Today I got an interesting anomaly email from a service I use called Next Big Sound. Actually, I don’t use the service too much, but it crosses two of my interests: music and analytics. Next Big Sound aggregates music playback data from various music providers (Spotify, Pandora, etc) and also, apparently, tries to correlate changes … Read moreUI Review: Next Big Sound (Music Analytics) – Part 1
Post-truth. The 2016 word of the year. Yikes for some of us. This got me thinking about UX around data, analytics, and information, and what it means when we present conclusions or advice based on quantitative data. Are those “facts”? If your product generates actionable information for customers, then during your design phase, your team … Read more“Post-truth,” data analytics, and omissions–are these design considerations?
You can save $10,000 / week pretty easily through better design. One of the values that clients don’t always understand is that good design not only improves customer experience and drives revenue, but it also reduces time wasted on engineering the wrong product/feature/design. My solution to this is to get design involved ahead of engineering … Read moreHow can better design save your business $10,000 this week?
Let’s talk about honeymoons for a second. I don’t mean that trip to Cancun, but instead, those first couple weeks of product use where people are evaluating your service, and hoping to realize some of the values that drove them to become your customer in the first place. Some people call this “onboarding,” but I … Read moreDesigning an Effective Honeymoon Phase in Your Product (Part 1)
Let’s jump to part 2! Last week I mentioned that the free DFA Self-Assessment Guide introduces ideas for designing a honeymoon user experience and how to audit your own product’s success in this phase of the customer lifecycle. Here in part 2, I want to share some specific actionable steps you can take to improve the honeymoon … Read moreDesigning an Effective Honeymoon Phase in Your Product (Part 2)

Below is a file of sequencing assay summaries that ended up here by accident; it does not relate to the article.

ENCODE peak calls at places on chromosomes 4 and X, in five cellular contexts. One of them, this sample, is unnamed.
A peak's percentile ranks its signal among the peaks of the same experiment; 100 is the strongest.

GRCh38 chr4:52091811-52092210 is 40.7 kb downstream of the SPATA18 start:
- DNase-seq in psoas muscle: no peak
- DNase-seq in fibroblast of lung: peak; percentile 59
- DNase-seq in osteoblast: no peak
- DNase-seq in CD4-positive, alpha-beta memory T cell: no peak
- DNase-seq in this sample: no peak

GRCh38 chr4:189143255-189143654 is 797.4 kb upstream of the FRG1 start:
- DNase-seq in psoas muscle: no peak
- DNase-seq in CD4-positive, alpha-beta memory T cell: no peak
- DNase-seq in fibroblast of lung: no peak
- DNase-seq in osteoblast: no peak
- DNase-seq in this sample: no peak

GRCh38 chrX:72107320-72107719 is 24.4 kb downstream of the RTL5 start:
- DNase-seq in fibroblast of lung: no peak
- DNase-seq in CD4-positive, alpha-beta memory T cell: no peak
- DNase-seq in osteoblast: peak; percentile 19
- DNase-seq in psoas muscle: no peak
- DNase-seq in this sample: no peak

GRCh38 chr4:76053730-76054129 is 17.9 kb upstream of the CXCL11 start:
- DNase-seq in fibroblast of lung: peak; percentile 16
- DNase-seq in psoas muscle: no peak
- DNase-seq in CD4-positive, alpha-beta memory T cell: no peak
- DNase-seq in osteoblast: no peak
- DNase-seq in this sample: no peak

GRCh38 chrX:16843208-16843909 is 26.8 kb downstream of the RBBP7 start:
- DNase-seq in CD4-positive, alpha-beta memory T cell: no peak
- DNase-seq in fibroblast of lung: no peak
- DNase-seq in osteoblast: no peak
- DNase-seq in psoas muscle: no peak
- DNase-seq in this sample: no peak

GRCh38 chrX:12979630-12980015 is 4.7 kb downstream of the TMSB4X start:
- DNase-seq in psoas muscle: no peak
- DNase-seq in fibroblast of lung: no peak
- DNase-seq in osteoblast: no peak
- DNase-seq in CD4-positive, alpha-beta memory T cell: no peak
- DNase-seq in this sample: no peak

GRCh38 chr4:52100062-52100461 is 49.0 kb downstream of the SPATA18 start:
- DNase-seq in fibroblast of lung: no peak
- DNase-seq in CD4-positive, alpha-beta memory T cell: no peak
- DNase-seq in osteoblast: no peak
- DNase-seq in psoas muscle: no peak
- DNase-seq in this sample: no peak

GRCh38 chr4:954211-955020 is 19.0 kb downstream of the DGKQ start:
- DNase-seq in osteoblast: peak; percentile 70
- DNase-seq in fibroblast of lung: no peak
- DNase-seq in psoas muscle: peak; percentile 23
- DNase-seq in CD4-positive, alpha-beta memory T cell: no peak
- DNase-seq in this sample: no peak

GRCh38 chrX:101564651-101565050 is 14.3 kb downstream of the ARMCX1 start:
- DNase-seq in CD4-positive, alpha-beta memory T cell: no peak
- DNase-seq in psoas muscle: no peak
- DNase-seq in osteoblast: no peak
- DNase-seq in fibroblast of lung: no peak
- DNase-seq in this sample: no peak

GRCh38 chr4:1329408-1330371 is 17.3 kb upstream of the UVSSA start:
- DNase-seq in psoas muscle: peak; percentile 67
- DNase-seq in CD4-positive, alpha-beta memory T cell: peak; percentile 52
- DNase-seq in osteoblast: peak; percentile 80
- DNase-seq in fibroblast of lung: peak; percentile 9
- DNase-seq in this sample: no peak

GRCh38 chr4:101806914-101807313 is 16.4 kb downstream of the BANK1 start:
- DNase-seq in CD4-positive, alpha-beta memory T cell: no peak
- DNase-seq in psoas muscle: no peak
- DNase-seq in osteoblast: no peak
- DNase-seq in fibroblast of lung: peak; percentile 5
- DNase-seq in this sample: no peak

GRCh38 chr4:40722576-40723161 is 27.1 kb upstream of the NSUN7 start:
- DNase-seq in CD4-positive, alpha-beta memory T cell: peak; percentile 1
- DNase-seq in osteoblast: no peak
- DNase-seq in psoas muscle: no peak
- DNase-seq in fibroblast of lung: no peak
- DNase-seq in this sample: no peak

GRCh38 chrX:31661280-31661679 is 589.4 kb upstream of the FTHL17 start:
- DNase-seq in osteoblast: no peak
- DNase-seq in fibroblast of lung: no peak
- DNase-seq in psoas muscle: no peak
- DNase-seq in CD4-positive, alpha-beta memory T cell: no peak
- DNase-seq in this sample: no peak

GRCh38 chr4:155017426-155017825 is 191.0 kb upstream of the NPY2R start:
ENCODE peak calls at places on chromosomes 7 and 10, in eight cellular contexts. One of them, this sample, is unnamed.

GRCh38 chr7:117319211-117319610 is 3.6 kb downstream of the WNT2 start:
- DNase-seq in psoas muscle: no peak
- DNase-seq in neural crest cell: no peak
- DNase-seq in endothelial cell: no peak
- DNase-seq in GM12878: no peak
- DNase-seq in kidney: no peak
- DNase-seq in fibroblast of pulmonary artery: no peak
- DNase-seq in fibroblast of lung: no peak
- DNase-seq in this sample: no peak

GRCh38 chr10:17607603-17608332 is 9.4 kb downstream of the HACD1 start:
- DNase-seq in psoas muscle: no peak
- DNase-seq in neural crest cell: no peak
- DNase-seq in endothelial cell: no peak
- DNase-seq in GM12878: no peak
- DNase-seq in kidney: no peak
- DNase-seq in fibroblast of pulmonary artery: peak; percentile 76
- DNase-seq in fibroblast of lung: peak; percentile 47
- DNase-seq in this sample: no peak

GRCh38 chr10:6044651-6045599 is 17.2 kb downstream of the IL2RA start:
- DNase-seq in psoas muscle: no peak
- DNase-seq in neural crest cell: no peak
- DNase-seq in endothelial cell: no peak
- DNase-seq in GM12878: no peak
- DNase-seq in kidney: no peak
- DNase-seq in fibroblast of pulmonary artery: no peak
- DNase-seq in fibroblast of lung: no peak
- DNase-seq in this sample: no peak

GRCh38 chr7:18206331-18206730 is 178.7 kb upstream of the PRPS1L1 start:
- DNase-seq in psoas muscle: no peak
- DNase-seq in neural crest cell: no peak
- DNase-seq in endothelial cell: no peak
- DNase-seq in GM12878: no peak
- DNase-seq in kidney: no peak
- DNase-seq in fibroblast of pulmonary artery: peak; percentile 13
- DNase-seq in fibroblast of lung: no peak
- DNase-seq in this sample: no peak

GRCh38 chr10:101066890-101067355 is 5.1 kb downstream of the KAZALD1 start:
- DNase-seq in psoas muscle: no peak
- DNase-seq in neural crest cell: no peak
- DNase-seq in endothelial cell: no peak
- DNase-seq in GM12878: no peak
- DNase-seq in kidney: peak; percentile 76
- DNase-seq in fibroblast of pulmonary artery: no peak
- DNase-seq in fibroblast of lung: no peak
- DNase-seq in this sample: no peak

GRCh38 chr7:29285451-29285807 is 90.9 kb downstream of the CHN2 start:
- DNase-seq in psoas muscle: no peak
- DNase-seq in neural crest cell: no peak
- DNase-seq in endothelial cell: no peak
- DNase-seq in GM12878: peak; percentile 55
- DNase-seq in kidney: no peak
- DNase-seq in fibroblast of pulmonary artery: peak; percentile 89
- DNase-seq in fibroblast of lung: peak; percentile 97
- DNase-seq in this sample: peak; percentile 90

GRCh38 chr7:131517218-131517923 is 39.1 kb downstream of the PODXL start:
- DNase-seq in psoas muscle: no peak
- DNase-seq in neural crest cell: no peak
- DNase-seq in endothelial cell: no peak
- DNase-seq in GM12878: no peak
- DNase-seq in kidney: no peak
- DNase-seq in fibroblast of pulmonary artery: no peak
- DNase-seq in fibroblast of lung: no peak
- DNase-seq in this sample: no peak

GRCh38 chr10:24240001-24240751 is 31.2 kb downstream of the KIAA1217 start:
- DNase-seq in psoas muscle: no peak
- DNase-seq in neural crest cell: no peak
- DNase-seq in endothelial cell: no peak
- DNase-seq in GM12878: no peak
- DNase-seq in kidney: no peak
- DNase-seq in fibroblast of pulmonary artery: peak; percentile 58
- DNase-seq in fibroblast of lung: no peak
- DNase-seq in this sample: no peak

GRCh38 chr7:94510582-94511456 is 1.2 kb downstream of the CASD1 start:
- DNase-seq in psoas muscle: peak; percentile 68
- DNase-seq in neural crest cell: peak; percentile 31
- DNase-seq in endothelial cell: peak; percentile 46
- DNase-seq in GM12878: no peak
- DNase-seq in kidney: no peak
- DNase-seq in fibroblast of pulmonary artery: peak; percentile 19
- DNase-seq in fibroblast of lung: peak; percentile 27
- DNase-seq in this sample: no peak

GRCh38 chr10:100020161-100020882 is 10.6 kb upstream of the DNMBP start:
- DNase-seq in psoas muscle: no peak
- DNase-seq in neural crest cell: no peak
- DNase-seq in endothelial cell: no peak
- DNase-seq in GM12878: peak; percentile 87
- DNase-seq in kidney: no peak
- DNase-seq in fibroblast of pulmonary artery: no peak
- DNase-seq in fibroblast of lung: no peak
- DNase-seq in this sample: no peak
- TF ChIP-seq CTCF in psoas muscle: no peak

If you’re in the analytics space, then you almost certainly have at least one “dashboard” customers use. I generally define dashboards as the landing page for your product when people log in, and so keep that in mind as you browse today’s design suggestions: Your dashboard is probably too low on information density. Dashboards with … Read moreHere are (5) dashboard design suggestions you can start to apply today
If you’re working on data or analytics products, then you’ll want to check this out whether it’s a refresher, or something to share with your team: Seeing Theory is a great visual introduction to probability and statistics from Brown University created specifically by Daniel Kunin. Enjoy! Visit http://students.brown.edu/seeing-theory/index.html More Free Insights: Subscribe Now to the … Read moreA Visual Introduction to Probability and Statistics
Here’s a super easy thing you can do today to evaluate your data product’s dashboard. If you’re displaying quantitative data of any sort, especially trends, then this will probably help you come up with opportunities to improve your design. Of course, testing the design with real users is always the best way to evaluate your … Read moreHere’s a fast way to evaluate the utility of your dashboard design
Yup, I said it. Just say, “no” to customer requests for features. Or rather, say, “why do you need that?” Today’s design tip is simple: build the word “why” into your vocabulary when talking to your customers. Be incessant until you “ladder up” and get to the meat of the matter. Asking “why” is critical designing great … Read moreStop giving customers what they ask for. Yup, you heard me right!
Do you have some good analytics that could be helping customers out….if they gave you the right inputs up front? Today’s lesson is about using your analytics to facilitate the process of completing a form that requires users to type in specific values to complete a task. I work on technical and analytics-driven products frequently, … Read more(3) ways to use your analytics to simplify form field entry